4 unique features of LIC IPO
Domestic capital market will see the launch of India’s largest-ever initial public offering (IPO) next week.
Life Insurance Corporation of India’s (LIC’s) landmark Rs 21,000-crore IPO will open for subscription on Wednesday.
Here’s a look at some unique features of this mega offering, which are not typically seen in other IPOs.
Special policyholder quota: In the past, IPOs have had special reservations for employees and shareholders of parent companies.
LIC’s IPO will be the first to have a separate 10 per cent quota for policyholders.
To be eligible to apply in the quota, policyholders should have bought their LIC policy before February 13, the day LIC filed its offer document with Sebi.
Further, they are required to have completed other formalities such as linking their PAN. LIC chairman MR Kumar said about 65 million PAN numbers are linked to policies.
However, it remains to be seen how many of them have an active demat account to apply in the IPO.
Some of the most successful IPOs of 2021 saw retail applications of between 10 million and 15 million.
Differential discount: It is a usual practice for the government to incentivise small shareholders during the disinvestment programmes.
However, in case of LIC, the government is offering extra discount to LIC’s policyholders applying in the IPO.
For retail and employees, the discount being offered is Rs 45 per share, while policyholders are being offered a discount of Rs 60 per share.
If the issue is priced at Rs 949, the top-end of the price band, the discount works to 4.74 per cent for retail shareholders and 6.3 per cent for policyholders.
Department of Investment and Public Asset Management (Dipam) Secretary Tuhin Kanta Pandey during a press conference on Wednesday said policyholders were the “pillars” and the parliamentary Act has a provision to give them reservation and discount.
“Policyholders make this company and we invite them to be shareholders.”
Two applications: LIC’s IPO will allow one PAN card holder to submit two applications.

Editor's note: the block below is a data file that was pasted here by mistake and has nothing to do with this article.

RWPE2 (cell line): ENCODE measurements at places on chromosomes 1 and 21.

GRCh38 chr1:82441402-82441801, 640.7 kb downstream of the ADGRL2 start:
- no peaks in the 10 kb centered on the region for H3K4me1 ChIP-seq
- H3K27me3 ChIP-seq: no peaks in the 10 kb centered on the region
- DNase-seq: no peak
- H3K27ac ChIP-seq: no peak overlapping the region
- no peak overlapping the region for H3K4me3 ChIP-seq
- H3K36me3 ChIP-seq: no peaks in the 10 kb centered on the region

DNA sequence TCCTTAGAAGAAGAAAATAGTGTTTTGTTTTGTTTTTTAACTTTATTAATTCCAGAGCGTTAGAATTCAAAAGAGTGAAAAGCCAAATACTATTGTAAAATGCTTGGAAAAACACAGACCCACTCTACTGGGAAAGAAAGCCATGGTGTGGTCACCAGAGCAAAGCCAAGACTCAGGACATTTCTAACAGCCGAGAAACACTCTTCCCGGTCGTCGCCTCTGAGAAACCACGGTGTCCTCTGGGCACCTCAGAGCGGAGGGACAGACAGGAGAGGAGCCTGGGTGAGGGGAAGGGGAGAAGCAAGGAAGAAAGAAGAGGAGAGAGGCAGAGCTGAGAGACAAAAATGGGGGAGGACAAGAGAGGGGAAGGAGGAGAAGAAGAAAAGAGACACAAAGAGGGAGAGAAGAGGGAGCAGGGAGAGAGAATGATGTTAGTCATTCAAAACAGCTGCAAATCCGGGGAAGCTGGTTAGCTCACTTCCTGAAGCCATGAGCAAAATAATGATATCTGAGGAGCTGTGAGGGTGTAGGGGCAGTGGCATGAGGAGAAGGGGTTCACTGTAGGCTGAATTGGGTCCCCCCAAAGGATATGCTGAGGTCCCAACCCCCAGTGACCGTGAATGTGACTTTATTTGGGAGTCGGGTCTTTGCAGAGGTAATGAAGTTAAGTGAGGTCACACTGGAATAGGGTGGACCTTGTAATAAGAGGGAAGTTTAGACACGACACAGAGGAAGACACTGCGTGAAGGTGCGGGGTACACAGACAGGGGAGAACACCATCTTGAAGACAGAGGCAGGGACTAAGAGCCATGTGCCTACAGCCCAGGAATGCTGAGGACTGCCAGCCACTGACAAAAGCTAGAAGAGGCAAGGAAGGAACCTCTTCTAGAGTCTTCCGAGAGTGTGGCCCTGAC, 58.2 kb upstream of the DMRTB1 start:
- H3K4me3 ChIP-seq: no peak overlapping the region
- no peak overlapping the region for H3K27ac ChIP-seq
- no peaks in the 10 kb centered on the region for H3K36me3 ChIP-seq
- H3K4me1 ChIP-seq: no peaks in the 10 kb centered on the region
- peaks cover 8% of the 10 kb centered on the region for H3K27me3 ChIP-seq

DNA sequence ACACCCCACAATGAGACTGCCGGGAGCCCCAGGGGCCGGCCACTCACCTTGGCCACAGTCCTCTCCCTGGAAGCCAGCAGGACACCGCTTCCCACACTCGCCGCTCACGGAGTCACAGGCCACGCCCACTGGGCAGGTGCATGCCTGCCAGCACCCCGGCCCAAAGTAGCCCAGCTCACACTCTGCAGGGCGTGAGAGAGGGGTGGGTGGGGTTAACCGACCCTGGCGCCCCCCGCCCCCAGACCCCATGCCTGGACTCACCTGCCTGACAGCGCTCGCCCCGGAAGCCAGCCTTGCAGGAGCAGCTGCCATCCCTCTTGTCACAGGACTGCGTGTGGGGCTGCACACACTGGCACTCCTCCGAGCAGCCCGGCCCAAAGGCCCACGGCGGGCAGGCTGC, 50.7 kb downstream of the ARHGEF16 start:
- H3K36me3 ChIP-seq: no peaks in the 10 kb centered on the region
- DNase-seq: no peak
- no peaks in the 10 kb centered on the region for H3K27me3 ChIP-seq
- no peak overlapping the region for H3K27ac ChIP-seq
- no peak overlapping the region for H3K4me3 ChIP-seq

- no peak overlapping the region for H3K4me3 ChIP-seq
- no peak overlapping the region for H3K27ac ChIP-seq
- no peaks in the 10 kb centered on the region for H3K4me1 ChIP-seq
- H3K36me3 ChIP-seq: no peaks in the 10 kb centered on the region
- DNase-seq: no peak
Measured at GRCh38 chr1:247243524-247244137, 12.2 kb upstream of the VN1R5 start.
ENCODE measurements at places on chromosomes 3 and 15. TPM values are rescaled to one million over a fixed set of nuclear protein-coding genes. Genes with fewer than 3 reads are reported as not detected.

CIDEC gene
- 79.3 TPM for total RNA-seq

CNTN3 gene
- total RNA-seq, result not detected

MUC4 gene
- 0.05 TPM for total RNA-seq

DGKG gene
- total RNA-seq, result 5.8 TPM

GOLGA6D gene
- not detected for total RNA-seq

Investment bankers said a retail investor is allowed to submit a bid under the policyholder quota (if eligible) as well as under the normal retail or HNI quota.
The move will increase chances of getting an allotment in case the IPO sees huge oversubscription.
Open for extended period: Most IPOs are open for a three-day period.
However, LIC’s IPO will remain open between May 4 and May 9.
Investment bankers said they were expecting huge number of retail applications in the IPO.
Processing retail applications is a challenging task for brokers and investment bankers as a result, the issue has been kept open for one extra working day.
Some brokers said they will keep their systems open to allow investors to submit their bids even during weekends.
Lower dilution: In February 2021, Sebi allowed large companies to come out with an IPO with lower dilution.
Under the formula prescribed by Sebi, a company had to compulsorily dilute Rs 10,000 crore, or 10 per cent, for market capitalisation of Rs 1 trillion and only 5 per cent for incremental market capitalisation.
Using this formula, LIC would have had to come with an IPO of at least Rs 35,000 crore, 5.8 per cent dilution.
However, this is a first time a company is launching an IPO with just 3.5 per cent dilution.
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